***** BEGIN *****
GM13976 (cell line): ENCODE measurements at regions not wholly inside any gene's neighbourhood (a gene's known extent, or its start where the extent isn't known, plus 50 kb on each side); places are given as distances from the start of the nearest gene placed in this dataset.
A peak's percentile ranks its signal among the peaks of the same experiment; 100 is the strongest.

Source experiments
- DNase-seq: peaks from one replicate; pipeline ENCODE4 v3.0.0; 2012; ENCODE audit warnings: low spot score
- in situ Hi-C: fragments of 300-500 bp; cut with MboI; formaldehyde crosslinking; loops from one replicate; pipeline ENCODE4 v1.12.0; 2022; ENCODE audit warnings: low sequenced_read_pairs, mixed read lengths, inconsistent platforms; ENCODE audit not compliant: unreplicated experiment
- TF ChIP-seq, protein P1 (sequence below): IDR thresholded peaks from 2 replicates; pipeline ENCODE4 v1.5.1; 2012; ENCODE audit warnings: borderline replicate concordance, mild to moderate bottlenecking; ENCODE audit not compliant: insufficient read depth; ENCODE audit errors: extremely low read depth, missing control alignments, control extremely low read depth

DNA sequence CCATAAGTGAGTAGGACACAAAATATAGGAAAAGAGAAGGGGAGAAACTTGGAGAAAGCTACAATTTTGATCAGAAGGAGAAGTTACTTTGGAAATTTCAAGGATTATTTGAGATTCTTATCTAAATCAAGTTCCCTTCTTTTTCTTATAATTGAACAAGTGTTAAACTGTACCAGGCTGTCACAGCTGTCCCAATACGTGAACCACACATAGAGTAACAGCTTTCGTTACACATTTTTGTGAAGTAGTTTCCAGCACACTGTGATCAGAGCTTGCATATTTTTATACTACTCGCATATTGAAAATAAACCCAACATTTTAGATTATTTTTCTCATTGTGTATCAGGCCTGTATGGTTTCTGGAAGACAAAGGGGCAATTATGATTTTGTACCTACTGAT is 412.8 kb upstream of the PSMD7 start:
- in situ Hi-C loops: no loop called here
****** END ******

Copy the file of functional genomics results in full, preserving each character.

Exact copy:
GM13976 (cell line): ENCODE measurements at regions not wholly inside any gene's neighbourhood (a gene's known extent, or its start where the extent isn't known, plus 50 kb on each side); places are given as distances from the start of the nearest gene placed in this dataset.
A peak's percentile ranks its signal among the peaks of the same experiment; 100 is the strongest.

Source experiments
- DNase-seq: peaks from one replicate; pipeline ENCODE4 v3.0.0; 2012; ENCODE audit warnings: low spot score
- in situ Hi-C: fragments of 300-500 bp; cut with MboI; formaldehyde crosslinking; loops from one replicate; pipeline ENCODE4 v1.12.0; 2022; ENCODE audit warnings: low sequenced_read_pairs, mixed read lengths, inconsistent platforms; ENCODE audit not compliant: unreplicated experiment
- TF ChIP-seq, protein P1 (sequence below): IDR thresholded peaks from 2 replicates; pipeline ENCODE4 v1.5.1; 2012; ENCODE audit warnings: borderline replicate concordance, mild to moderate bottlenecking; ENCODE audit not compliant: insufficient read depth; ENCODE audit errors: extremely low read depth, missing control alignments, control extremely low read depth

DNA sequence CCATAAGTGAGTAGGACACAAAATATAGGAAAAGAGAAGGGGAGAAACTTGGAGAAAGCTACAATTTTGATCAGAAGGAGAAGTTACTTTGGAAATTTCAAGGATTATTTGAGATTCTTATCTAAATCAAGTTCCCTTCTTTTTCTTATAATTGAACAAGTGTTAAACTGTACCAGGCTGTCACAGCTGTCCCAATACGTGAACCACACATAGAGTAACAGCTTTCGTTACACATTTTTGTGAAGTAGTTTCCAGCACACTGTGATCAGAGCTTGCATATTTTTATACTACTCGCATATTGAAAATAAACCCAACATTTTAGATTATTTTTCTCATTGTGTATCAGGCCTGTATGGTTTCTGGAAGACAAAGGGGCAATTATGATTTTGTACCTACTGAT is 412.8 kb upstream of the PSMD7 start:
- in situ Hi-C loops: no loop called here